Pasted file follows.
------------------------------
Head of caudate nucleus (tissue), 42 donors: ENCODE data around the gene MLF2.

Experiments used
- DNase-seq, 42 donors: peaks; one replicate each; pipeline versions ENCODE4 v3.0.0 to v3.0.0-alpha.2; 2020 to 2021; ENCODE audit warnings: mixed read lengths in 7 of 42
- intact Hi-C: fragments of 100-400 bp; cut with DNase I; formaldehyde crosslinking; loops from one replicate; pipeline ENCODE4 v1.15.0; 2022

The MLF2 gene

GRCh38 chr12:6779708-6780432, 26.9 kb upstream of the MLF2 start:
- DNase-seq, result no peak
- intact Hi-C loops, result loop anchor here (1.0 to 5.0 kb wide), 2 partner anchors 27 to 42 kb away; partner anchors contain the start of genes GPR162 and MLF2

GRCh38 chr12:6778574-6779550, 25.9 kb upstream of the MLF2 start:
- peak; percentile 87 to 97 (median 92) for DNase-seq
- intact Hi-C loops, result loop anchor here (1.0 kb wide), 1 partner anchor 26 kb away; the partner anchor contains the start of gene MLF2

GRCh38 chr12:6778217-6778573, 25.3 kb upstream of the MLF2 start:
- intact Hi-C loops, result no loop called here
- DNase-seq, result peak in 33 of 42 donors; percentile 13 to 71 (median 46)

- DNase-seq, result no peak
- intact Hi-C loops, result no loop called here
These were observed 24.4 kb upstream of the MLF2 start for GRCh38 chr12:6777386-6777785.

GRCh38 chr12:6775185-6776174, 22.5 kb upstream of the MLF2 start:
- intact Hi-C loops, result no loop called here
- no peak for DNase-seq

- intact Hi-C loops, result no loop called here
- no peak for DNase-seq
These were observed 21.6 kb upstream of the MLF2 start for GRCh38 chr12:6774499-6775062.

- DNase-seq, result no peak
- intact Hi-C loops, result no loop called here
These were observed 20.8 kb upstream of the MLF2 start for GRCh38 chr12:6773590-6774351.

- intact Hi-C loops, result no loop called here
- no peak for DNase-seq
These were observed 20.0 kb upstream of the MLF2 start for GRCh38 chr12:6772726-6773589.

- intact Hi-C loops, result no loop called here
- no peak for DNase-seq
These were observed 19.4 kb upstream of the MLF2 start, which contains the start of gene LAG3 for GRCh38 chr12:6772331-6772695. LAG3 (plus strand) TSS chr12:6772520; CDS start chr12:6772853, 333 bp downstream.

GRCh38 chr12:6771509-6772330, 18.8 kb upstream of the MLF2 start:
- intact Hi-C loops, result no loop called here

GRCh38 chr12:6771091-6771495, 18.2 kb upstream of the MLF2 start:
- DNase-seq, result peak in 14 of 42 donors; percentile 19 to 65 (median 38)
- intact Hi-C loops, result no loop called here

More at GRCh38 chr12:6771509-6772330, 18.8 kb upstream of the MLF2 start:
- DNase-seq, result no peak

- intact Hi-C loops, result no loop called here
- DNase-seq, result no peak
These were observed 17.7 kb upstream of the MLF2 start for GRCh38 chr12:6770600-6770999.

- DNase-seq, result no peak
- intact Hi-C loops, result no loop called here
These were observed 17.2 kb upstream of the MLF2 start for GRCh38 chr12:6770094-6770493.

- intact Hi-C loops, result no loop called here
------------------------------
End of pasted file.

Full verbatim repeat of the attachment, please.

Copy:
Head of caudate nucleus (tissue), 42 donors: ENCODE data around the gene MLF2.

Experiments used
- DNase-seq, 42 donors: peaks; one replicate each; pipeline versions ENCODE4 v3.0.0 to v3.0.0-alpha.2; 2020 to 2021; ENCODE audit warnings: mixed read lengths in 7 of 42
- intact Hi-C: fragments of 100-400 bp; cut with DNase I; formaldehyde crosslinking; loops from one replicate; pipeline ENCODE4 v1.15.0; 2022

The MLF2 gene

GRCh38 chr12:6779708-6780432, 26.9 kb upstream of the MLF2 start:
- DNase-seq, result no peak
- intact Hi-C loops, result loop anchor here (1.0 to 5.0 kb wide), 2 partner anchors 27 to 42 kb away; partner anchors contain the start of genes GPR162 and MLF2

GRCh38 chr12:6778574-6779550, 25.9 kb upstream of the MLF2 start:
- peak; percentile 87 to 97 (median 92) for DNase-seq
- intact Hi-C loops, result loop anchor here (1.0 kb wide), 1 partner anchor 26 kb away; the partner anchor contains the start of gene MLF2

GRCh38 chr12:6778217-6778573, 25.3 kb upstream of the MLF2 start:
- intact Hi-C loops, result no loop called here
- DNase-seq, result peak in 33 of 42 donors; percentile 13 to 71 (median 46)

- DNase-seq, result no peak
- intact Hi-C loops, result no loop called here
These were observed 24.4 kb upstream of the MLF2 start for GRCh38 chr12:6777386-6777785.

GRCh38 chr12:6775185-6776174, 22.5 kb upstream of the MLF2 start:
- intact Hi-C loops, result no loop called here
- no peak for DNase-seq

- intact Hi-C loops, result no loop called here
- no peak for DNase-seq
These were observed 21.6 kb upstream of the MLF2 start for GRCh38 chr12:6774499-6775062.

- DNase-seq, result no peak
- intact Hi-C loops, result no loop called here
These were observed 20.8 kb upstream of the MLF2 start for GRCh38 chr12:6773590-6774351.

- intact Hi-C loops, result no loop called here
- no peak for DNase-seq
These were observed 20.0 kb upstream of the MLF2 start for GRCh38 chr12:6772726-6773589.

- intact Hi-C loops, result no loop called here
- no peak for DNase-seq
These were observed 19.4 kb upstream of the MLF2 start, which contains the start of gene LAG3 for GRCh38 chr12:6772331-6772695. LAG3 (plus strand) TSS chr12:6772520; CDS start chr12:6772853, 333 bp downstream.

GRCh38 chr12:6771509-6772330, 18.8 kb upstream of the MLF2 start:
- intact Hi-C loops, result no loop called here

GRCh38 chr12:6771091-6771495, 18.2 kb upstream of the MLF2 start:
- DNase-seq, result peak in 14 of 42 donors; percentile 19 to 65 (median 38)
- intact Hi-C loops, result no loop called here

More at GRCh38 chr12:6771509-6772330, 18.8 kb upstream of the MLF2 start:
- DNase-seq, result no peak

- intact Hi-C loops, result no loop called here
- DNase-seq, result no peak
These were observed 17.7 kb upstream of the MLF2 start for GRCh38 chr12:6770600-6770999.

- DNase-seq, result no peak
- intact Hi-C loops, result no loop called here
These were observed 17.2 kb upstream of the MLF2 start for GRCh38 chr12:6770094-6770493.

- intact Hi-C loops, result no loop called here